Speaking too fast? E-mail me...

By Stephen W. Stromberg
Published August 6, 2004 2:05PM (EDT)

The information age has found a new way to make political debates even less like Lincoln-Douglas. A Senate hopeful in Florida periodically checked his BlackBerry during a recent debate, and while he insists that his campaign adviser was just zipping him words of encouragement, the possibility for political advisers to micromanage even brief, supposedly unscripted debates may become too appealing to ignore. The Miami Herald reports:

"In a high-tech twist to the scribbled notes politicians typically bring to the podium, U.S. Senate candidate Rep. Peter Deutsch received messages from his political consultant via BlackBerry computer during a recent live, televised debate.

"Deutsch said he always wears the palm-sized BlackBerry on his belt and checked for e-mails only during commercial breaks. He did not receive tips on oratory style or answers to tough questions, he said, but words of encouragement from consultant Mark Penn.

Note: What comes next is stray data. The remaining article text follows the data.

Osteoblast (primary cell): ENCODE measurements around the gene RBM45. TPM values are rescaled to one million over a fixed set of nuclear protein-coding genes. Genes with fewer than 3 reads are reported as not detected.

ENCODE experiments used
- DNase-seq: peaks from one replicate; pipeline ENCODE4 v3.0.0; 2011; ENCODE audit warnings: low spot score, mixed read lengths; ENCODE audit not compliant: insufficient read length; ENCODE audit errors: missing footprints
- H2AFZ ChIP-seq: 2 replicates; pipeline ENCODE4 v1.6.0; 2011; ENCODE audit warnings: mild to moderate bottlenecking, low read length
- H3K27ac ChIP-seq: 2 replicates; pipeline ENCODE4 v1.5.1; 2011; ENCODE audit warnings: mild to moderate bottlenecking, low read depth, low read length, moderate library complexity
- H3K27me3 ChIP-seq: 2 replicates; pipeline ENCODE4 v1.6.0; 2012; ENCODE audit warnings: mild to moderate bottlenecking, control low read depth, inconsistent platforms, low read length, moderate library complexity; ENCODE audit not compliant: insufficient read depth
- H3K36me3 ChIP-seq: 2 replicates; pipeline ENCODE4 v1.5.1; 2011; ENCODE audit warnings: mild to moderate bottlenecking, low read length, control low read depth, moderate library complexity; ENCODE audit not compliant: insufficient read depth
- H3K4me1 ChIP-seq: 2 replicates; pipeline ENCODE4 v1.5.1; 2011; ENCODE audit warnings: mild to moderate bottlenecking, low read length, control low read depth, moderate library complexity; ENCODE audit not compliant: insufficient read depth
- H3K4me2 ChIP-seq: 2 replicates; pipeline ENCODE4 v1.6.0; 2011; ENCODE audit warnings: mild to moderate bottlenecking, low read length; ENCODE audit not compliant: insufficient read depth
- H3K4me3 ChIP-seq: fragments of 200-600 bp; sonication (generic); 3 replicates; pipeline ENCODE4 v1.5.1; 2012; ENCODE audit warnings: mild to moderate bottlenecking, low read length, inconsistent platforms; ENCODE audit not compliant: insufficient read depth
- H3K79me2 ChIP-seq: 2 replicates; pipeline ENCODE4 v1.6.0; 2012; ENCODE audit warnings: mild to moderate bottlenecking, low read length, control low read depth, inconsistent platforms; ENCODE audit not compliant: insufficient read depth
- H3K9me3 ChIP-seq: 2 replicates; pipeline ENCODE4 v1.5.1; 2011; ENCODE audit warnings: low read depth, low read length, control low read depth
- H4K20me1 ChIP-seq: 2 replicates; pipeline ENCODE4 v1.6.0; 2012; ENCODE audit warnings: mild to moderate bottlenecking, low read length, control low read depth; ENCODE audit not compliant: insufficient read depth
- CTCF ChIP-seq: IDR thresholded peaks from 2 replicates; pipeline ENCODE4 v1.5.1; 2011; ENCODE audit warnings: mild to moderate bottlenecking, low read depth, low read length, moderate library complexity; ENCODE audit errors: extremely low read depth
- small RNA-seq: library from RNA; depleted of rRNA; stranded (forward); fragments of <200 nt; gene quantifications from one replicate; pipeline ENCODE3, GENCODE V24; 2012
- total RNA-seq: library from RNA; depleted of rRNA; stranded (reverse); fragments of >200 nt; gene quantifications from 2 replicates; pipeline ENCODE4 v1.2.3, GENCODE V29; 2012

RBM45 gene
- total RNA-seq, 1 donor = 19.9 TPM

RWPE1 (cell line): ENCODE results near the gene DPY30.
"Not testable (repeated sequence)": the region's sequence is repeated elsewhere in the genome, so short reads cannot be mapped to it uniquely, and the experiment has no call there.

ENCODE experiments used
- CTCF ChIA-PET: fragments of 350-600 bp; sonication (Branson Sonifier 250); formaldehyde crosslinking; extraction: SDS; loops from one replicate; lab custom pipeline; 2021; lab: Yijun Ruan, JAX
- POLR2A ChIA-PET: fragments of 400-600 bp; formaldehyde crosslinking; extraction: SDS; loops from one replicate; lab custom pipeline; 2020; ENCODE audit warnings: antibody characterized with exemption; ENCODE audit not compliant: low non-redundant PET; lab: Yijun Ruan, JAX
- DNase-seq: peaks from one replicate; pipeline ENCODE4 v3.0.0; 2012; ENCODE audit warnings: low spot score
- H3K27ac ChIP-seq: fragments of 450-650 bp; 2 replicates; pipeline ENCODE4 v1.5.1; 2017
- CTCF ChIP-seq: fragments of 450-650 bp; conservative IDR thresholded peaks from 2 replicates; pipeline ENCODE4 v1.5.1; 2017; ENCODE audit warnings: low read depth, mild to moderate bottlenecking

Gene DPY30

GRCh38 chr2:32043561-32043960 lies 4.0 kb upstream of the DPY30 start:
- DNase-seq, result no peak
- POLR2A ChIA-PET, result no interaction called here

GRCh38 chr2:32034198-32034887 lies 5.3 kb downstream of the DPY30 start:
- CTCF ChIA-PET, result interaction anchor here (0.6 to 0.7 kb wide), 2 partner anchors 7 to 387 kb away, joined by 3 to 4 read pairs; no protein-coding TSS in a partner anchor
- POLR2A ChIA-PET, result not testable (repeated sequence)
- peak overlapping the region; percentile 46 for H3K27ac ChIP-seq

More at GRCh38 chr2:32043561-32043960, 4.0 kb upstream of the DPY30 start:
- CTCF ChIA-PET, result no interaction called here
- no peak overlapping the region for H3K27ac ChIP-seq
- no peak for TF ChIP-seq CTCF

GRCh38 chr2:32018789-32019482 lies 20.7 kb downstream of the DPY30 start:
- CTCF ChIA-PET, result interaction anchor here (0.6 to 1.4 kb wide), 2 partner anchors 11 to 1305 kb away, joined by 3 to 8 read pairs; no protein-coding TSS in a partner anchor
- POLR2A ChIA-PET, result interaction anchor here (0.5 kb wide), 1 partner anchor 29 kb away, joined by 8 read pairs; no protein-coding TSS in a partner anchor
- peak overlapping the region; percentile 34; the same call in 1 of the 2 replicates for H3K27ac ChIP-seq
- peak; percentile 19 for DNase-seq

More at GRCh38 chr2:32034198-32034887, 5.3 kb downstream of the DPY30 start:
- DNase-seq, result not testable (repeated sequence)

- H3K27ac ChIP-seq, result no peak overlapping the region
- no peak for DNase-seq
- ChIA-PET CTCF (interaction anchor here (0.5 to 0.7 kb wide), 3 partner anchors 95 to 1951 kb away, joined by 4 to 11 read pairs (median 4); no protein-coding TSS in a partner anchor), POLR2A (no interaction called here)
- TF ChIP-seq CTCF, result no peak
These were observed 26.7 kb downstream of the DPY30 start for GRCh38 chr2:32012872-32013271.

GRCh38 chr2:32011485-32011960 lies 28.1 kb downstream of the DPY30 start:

"'It was nothing of substance,' Deutsch said Thursday of the two e-mails he erased. 'It said, "You're doing a good job."'

"Deutsch, D-Hollywood, faced off Tuesday night against Democratic rivals Betty Castor and Alex Penelas. Officials from both campaigns said Castor and Penelas carried only written notes and blank paper to the podiums."

But don't expect this trend to catch on too quickly. Anyone who has been in a meeting with someone typing away on a tiny BlackBerry keyboard knows how annoying they can be. And such techie snobbery might not play too well in the Red states.

Stephen W. Stromberg

Stephen W. Stromberg is a former editorial fellow at Salon.

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